Friday, March 4, 2011

Do You Know Your Critiquing Strengths?

One of my crit partners is really good at writing queries (thank goodness!) and another one always notices when my novel world is inconsistent (yay!). But I'm not sure I know what my strengths are in the critiques I write. Here are a couple of things I think I'm good at noticing:

Age-related inconsistencies. I can often point out when the writing for the viewpoint character seems inconsistent with their age, e.g., using expressions or slang that seems too old for them, dialogue that doesn't seem like what a kid would say.

Making space for the reader. I also notice when the writing seems to spell things out too much, and doesn't leave enough space for the reader to think and figure out things for themselves.

I wonder if the qualities you bring to your critiques reflect strengths in your own work. What do you think? What are you good at noticing when you give critiques?


  1. That's a good questions. I think what we can spot in critiques might possibly be a strength in our own writing but not always. Critiquing and then editing our own work are two very different things!

  2. I don't think I'm very good at critiquing - I always think everything is great until someone else points out a problem and then I see they may be right. I think I'm too easy to please or not discerning enough. Not sure what that means for my own writing... :)

  3. Hmmm, I'm not sure. I think I'm pretty good at spotting thinly-veiled info-dumps in dialogue, etc.--information that was pushed into the manuscript, but doesn't really flow well. I love critique partners because they ALWAYS catch stuff that gives me a "Doh!" moment. Seriously, until you get another set of eyes, it's so easy to miss little things, even if you read your manuscript ten times. Great post!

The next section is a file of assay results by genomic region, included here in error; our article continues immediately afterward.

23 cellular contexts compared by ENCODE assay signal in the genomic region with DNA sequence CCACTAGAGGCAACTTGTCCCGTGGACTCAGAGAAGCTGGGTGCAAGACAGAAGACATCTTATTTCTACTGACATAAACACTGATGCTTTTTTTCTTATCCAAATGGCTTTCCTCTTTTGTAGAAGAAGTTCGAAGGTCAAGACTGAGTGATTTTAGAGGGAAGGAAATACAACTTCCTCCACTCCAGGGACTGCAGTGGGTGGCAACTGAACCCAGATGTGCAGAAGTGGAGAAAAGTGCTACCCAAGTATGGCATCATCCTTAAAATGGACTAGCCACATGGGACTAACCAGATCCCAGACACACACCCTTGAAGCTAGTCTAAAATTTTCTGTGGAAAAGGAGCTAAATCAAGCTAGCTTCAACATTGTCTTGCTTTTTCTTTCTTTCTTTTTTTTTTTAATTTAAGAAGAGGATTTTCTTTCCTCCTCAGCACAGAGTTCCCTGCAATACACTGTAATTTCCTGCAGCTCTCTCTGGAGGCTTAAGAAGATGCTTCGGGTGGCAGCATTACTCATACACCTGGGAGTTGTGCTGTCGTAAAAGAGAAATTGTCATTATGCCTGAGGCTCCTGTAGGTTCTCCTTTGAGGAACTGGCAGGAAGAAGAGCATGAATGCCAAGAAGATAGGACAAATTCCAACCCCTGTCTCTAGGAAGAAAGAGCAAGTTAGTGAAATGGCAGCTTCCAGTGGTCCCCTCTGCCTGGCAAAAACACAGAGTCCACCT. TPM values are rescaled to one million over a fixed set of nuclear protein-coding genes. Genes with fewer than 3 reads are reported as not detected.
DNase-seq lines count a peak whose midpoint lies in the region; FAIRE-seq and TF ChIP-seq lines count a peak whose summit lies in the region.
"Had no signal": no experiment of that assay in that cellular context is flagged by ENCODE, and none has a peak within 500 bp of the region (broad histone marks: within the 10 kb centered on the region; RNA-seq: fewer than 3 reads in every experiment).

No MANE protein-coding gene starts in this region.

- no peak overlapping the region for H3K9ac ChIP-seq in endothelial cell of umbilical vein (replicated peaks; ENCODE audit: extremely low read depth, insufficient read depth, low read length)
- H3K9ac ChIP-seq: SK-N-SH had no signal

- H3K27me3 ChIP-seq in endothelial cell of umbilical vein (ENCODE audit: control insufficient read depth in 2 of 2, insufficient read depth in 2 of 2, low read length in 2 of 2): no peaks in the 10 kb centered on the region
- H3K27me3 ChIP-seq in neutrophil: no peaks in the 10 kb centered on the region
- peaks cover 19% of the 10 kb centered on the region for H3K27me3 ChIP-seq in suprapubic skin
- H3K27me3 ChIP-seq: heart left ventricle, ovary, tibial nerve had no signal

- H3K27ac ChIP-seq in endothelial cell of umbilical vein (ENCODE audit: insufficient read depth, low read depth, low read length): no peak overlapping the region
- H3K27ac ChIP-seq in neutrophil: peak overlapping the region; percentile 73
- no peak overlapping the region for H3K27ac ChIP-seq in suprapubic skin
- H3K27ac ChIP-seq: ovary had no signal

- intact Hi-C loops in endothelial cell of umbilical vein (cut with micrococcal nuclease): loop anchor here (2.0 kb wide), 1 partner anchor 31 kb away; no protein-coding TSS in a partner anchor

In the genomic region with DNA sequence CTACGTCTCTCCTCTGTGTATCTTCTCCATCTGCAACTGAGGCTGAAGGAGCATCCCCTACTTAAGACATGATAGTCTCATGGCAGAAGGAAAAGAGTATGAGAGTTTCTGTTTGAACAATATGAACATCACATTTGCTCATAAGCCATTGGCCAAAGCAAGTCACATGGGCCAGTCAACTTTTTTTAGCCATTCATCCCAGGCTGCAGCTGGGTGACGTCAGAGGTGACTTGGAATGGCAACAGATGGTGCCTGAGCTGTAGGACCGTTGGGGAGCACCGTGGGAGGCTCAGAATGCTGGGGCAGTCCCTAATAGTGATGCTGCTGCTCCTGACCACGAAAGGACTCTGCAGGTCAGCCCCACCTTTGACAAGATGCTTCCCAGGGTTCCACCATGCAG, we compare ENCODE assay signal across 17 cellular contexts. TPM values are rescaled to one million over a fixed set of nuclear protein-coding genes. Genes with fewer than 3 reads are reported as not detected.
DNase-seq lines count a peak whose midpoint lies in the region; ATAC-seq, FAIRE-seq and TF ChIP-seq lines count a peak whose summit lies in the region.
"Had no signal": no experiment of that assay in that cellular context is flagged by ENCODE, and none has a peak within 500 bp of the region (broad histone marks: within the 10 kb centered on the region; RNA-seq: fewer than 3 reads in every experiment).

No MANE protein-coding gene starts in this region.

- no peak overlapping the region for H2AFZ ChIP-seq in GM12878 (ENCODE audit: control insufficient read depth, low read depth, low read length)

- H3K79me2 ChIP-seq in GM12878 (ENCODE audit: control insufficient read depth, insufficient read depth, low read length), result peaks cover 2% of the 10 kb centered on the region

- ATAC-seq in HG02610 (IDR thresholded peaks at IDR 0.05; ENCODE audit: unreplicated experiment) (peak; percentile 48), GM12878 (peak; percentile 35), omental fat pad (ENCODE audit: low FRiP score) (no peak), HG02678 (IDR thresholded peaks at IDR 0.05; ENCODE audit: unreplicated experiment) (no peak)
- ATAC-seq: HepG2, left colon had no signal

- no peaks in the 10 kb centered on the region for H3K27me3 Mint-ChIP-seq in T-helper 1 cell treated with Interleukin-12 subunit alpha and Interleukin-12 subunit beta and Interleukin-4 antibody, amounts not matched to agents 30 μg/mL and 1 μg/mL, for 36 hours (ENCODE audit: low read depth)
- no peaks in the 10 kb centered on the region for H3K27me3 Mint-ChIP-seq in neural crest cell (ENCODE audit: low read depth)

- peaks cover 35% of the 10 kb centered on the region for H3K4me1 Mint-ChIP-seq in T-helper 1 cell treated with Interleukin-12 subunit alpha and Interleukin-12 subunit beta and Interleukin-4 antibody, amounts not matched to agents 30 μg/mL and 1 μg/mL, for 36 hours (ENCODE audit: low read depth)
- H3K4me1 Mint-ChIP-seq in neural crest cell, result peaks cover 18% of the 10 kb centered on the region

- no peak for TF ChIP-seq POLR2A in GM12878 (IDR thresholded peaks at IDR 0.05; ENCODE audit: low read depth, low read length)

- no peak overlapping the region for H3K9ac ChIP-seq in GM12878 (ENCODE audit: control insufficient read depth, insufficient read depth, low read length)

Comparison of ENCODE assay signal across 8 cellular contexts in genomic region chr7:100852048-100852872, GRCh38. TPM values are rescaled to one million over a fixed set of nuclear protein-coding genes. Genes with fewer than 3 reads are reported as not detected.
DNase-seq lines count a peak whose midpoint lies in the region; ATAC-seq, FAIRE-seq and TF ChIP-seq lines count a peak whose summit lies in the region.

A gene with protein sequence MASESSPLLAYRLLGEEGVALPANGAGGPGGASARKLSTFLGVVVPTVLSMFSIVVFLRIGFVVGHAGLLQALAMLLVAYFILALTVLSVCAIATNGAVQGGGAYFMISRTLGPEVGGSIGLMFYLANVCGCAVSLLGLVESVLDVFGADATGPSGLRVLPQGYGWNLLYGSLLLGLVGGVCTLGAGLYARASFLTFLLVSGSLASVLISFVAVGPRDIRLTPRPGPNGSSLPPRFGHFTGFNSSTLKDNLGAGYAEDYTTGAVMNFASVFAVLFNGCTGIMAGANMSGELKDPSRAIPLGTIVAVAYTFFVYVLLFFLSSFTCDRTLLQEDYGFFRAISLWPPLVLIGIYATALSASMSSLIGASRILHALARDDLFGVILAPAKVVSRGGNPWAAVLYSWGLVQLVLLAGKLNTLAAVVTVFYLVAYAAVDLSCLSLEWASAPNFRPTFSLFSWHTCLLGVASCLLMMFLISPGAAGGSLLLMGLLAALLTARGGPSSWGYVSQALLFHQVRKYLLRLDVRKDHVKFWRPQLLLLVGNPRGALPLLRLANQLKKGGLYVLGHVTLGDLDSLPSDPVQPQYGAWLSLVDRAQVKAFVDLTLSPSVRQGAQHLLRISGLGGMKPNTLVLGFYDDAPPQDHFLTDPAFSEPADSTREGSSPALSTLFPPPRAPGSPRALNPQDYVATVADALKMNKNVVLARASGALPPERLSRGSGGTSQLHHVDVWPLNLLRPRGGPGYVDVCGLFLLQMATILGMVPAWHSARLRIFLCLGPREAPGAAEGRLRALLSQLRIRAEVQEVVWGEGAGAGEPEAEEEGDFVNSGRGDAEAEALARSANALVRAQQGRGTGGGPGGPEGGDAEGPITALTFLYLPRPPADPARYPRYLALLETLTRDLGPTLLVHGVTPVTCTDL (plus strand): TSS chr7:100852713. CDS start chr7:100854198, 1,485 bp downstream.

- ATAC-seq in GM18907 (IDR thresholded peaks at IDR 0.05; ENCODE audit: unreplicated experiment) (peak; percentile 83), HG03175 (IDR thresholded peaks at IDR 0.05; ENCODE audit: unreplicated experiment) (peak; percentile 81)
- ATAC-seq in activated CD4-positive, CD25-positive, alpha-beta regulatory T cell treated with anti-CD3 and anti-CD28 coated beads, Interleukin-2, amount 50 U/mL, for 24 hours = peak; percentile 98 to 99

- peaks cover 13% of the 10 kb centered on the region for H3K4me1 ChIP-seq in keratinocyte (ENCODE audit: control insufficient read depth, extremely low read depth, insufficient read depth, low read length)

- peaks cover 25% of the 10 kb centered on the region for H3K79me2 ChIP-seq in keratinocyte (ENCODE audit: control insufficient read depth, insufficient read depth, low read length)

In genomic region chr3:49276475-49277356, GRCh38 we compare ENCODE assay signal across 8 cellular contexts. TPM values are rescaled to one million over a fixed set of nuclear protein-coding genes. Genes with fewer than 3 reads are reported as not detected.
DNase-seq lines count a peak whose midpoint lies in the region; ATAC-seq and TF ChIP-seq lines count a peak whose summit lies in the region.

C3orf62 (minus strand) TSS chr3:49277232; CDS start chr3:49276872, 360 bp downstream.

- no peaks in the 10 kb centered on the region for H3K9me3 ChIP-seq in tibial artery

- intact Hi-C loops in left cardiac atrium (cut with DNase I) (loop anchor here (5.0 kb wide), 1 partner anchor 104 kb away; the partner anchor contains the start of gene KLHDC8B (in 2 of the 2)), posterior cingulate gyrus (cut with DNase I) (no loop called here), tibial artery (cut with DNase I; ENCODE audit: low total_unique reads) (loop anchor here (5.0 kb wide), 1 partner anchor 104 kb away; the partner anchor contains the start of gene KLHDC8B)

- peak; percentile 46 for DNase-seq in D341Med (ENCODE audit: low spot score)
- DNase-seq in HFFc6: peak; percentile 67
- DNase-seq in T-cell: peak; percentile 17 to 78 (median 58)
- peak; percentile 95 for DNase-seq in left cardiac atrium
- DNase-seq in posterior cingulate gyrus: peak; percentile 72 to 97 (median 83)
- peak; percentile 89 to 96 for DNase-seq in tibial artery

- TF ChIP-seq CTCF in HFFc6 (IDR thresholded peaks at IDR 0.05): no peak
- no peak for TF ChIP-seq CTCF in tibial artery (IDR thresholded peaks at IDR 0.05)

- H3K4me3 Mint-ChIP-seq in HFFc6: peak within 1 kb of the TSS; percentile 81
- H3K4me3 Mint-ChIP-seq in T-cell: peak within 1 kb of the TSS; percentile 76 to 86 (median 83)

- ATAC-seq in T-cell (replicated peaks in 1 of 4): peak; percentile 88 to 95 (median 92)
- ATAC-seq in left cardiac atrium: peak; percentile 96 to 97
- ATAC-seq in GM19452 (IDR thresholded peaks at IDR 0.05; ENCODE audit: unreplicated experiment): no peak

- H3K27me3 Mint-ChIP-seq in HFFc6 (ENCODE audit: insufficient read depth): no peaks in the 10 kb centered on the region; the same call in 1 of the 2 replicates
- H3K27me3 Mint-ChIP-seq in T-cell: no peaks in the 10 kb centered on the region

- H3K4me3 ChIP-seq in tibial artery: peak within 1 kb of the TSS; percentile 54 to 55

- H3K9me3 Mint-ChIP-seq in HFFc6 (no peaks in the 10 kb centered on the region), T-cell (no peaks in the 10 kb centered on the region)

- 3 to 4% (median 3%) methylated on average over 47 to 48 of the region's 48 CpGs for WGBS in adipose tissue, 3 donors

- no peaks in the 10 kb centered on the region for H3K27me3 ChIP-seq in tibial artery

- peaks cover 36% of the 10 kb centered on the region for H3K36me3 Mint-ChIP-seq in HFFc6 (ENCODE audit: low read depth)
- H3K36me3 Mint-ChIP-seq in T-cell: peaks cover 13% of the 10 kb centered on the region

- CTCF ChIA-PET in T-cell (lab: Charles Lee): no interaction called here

4. Love this. I'm good at catching ticky words and phrases (we all have and use to often) and helping with creating tension. I'm also getting better at finding subtle POV slips.

  5. Laura, it's true that critiquing and writing are very different. But I like to think that as my writing improves, my critiquing does too.

    Susanna, it sounds like you have a very positive perspective, which I'm sure could really help encourage a critique buddy who is floundering. Your advice is probably more useful than you realize.

    Jess, that happens to me all the time. It really is important to have critique partners, because you just can't see everything.

    Brooke, I hope that learning to catch those phrases in critiques (something I'm thinking more about lately) will help me to eliminate some of them in my own writing!!

  6. I've been at this novel critiquing business for four years now, but before that, as a writing teacher, all I did was critique. I just didn't call it that.
    :-) What I found when I made the transition between these two worlds was that the system I'd developed for students was perfect to use with my critique partners.

    Getting the BIG picture is what comes first. I read without comment. I read with an eye to just understanding and enjoying. But I put a small tic next to anything that causes me to stop or go back and reread--especially the really good lines or ideas. My next read I put on my editor hat and look for anything that would cause me, as that editor, to reject this manuscript or give it a D.

    I guess that system is my strongest suit because it seems to give my partners what helps them with their rewrites. I hope so anyway, but they'd tell me if I was steering them wrong. They don't hold back on telling me when my ms (excuse the term) sucks!

    Great post.

  7. I think the big picture stuff is what is hardest for me to know if I have right as a writer. I always really appreciate critiques that address issues (though the detail ones are good too). When I'm critiquing, it's easier to pick out word or sentence level elements that could be fixed.


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